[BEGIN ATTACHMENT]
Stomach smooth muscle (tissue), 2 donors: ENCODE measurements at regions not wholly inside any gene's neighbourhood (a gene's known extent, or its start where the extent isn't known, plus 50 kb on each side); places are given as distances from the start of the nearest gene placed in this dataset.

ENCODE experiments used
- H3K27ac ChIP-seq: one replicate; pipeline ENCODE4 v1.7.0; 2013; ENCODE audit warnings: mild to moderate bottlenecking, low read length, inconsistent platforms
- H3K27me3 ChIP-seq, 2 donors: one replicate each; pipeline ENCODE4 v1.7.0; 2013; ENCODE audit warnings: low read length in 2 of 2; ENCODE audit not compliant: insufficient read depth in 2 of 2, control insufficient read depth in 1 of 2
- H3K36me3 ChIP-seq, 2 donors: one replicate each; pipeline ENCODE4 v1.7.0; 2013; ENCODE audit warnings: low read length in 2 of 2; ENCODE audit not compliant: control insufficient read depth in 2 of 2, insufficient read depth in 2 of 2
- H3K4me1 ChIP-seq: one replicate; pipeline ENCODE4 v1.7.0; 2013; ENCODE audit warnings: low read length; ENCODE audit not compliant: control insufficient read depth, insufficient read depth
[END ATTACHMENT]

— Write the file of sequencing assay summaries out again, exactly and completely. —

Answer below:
Stomach smooth muscle (tissue), 2 donors: ENCODE measurements at regions not wholly inside any gene's neighbourhood (a gene's known extent, or its start where the extent isn't known, plus 50 kb on each side); places are given as distances from the start of the nearest gene placed in this dataset.

ENCODE experiments used
- H3K27ac ChIP-seq: one replicate; pipeline ENCODE4 v1.7.0; 2013; ENCODE audit warnings: mild to moderate bottlenecking, low read length, inconsistent platforms
- H3K27me3 ChIP-seq, 2 donors: one replicate each; pipeline ENCODE4 v1.7.0; 2013; ENCODE audit warnings: low read length in 2 of 2; ENCODE audit not compliant: insufficient read depth in 2 of 2, control insufficient read depth in 1 of 2
- H3K36me3 ChIP-seq, 2 donors: one replicate each; pipeline ENCODE4 v1.7.0; 2013; ENCODE audit warnings: low read length in 2 of 2; ENCODE audit not compliant: control insufficient read depth in 2 of 2, insufficient read depth in 2 of 2
- H3K4me1 ChIP-seq: one replicate; pipeline ENCODE4 v1.7.0; 2013; ENCODE audit warnings: low read length; ENCODE audit not compliant: control insufficient read depth, insufficient read depth